Most fasteners are designed for a specific application. Manufacturers have engineered their products to evaluate the weight of the object being connected, the substrate that the object will ultimately be connected to, the potential for expansion and contraction or movement of the substrate, and what environment the fastener must function within. Types of materials that sub-surfaces are made from affect the performance of any fastener. It is important to have information as to the component makeup of the point of attachment to insure that the fastener chosen will meet the needs of the applied components. Knowledge of the proper use of fasteners is even more critical in harsh environments. Points of connection with acidic substrates or where temperature, moisture or chemical changes are frequent make choosing the proper fastener even more significant.
On a very basic level, the best fastener for your application must include a calculation to hold the desired object with a margin of safety. Installation methods and techniques must be tailored and designed to exceed the possible abuses that can occur to protect the safety of the patrons of an establishment.
For example, my construction company has installed wall hung pictures throughout hotel rooms and hotel common areas. A small ten pound picture and frame properly attached to a wall does not appear to be a major safety hazard. However, in the most basic installation scenario when hanging this example decoration, my crews have utilized a continuous cleated system that works with a cam lock that assures not only the positioning of the picture, but also assures that the picture and frame cannot be removed from the wall.
If that ten pound picture fell off of the wall, or was hanging over a bed in a hotel room and fell off onto a guest while that guest was sleeping, that small picture and frame could create a serious injury. If the ten pound picture and frame was only attached to the wall using a hook and wire such as would be common in a residential application, the hotel would be negligent in the method of attachment by not protecting its patrons from a possible predictable injury.
While using the hanger wire and hook is reasonable and acceptable in a personal residential application, it could be considered negligent and inappropriate in a commercial application. The possibility that an injury could result from the inadvertent movement and detachment of the frame from the wall when the picture was accidentally brushed in normal usage must be foreseen. The planned potential abuse of this example picture and frame when installed with this locking cleat system answers several requirements that any hotel or commercial location should be concerned with.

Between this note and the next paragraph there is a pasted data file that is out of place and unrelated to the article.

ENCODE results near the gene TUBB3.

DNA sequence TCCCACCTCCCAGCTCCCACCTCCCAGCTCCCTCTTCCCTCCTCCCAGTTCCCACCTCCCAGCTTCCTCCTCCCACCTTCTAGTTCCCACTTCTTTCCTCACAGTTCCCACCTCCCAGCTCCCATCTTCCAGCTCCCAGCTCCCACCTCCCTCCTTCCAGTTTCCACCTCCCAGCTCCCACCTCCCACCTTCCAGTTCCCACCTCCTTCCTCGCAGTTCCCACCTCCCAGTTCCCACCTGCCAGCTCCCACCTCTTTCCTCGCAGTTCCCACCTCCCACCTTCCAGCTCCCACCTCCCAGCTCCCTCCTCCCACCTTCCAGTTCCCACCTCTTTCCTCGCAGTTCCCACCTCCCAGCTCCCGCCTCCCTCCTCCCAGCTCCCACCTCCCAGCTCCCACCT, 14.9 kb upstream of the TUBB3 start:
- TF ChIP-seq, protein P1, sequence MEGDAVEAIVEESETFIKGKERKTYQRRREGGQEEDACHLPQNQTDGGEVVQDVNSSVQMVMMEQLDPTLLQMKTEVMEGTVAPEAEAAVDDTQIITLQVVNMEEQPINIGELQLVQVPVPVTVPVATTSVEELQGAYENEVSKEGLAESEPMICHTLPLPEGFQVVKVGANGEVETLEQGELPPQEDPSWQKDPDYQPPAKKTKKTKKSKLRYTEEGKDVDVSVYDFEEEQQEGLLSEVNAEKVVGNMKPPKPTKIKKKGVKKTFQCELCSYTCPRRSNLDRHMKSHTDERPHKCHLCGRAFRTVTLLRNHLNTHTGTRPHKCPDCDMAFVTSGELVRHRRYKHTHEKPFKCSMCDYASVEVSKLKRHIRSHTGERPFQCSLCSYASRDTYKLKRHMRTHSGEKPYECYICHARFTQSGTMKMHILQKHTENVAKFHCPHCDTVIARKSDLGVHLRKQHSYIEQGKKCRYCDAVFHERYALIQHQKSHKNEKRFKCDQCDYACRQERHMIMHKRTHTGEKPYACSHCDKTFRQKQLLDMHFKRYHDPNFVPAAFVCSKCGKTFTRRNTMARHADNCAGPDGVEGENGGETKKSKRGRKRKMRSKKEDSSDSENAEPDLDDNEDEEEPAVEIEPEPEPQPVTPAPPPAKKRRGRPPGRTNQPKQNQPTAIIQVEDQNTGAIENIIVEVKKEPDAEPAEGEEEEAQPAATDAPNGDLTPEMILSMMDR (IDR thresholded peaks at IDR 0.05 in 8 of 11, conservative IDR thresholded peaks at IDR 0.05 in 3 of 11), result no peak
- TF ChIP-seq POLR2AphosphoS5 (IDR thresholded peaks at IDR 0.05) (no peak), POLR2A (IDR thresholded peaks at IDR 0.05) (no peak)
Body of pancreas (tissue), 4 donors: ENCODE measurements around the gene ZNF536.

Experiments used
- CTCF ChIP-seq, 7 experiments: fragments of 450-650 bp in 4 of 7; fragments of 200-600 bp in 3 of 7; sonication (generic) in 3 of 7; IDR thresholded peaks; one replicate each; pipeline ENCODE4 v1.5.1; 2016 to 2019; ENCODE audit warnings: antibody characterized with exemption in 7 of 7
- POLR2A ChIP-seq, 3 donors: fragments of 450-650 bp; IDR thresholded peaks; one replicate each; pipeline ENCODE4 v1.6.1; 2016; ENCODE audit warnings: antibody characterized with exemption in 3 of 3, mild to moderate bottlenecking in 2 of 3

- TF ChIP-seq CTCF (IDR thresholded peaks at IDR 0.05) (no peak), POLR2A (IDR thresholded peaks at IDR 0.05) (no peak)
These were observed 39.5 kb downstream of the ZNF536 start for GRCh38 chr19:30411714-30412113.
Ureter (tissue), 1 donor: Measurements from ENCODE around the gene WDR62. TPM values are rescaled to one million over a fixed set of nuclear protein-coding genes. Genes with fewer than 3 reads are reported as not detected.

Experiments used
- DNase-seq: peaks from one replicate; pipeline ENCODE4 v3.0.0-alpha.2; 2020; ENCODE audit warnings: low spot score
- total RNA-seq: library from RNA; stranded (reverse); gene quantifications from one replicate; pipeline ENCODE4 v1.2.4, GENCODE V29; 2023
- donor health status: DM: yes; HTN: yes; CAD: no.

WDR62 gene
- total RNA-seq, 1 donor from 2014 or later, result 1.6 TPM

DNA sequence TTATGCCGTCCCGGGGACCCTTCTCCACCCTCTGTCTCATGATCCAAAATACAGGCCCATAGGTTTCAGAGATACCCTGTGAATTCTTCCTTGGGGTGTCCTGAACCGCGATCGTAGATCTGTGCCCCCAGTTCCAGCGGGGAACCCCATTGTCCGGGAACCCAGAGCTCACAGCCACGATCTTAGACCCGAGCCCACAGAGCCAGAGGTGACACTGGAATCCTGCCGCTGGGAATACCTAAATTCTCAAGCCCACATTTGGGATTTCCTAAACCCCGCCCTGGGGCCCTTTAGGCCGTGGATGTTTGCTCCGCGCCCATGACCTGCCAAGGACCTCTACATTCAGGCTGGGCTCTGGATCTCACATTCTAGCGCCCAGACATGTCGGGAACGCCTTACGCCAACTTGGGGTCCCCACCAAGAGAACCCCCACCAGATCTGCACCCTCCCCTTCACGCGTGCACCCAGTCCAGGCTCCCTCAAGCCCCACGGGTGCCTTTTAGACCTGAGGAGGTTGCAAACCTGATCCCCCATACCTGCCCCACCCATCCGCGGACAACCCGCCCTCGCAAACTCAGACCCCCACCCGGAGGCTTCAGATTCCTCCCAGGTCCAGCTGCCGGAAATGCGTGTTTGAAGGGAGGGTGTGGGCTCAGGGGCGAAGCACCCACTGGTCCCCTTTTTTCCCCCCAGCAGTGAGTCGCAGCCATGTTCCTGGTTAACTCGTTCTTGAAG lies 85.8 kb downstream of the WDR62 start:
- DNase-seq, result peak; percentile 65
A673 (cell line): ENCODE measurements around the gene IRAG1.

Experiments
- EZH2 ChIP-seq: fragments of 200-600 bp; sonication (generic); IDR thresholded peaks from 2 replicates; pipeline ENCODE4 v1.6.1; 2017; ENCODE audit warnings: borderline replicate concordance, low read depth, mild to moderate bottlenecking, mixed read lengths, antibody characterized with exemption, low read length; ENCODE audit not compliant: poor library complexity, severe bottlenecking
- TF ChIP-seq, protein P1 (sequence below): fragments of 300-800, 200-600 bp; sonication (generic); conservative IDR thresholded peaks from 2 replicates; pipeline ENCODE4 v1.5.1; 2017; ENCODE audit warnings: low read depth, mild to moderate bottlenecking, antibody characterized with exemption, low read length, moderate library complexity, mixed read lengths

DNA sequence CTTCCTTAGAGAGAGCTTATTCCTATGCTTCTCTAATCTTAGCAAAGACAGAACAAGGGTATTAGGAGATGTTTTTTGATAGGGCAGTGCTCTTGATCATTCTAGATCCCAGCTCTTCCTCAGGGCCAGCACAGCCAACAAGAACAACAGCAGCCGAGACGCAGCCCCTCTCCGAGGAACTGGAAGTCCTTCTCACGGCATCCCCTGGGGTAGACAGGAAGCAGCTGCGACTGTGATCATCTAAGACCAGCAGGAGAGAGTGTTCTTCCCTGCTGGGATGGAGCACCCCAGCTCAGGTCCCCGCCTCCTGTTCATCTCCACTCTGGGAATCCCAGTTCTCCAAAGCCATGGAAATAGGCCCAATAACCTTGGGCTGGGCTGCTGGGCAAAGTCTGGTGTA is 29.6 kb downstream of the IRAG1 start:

1. The hotel should be concerned first with the safety of its patrons.
2. The condition and appearance of the hotel room is important to the management of the hotel.
3. The picture is secure from theft by guests.
With the proper usage of a locking cleated fastening system, the example picture and frame are securely attached. Making certain that the artwork remains level and straight, the design element of the room is maintained precisely as planned by the designers for the patrons to enjoy safely.
As a wide range and variety of wall conditions exist, the requirements of safe and proper attachments vary with the site conditions. Fasteners manufactured for almost any kind of wall and substrate exist, however, are often misused leading to personal injuries that could have been prevented. On different personal injury cases, different causes have been determined to have led to fastener failures.
It has been found that improper usage of fasteners has been the result of:
1. Attempting to lower the product installation costs.
2. Architects or engineers have specified inappropriate products for attachment.
3. Architects omit fastening instructions, so installers choose inappropriate fasteners for the product.
4. Installation techniques were wrong for the installed products.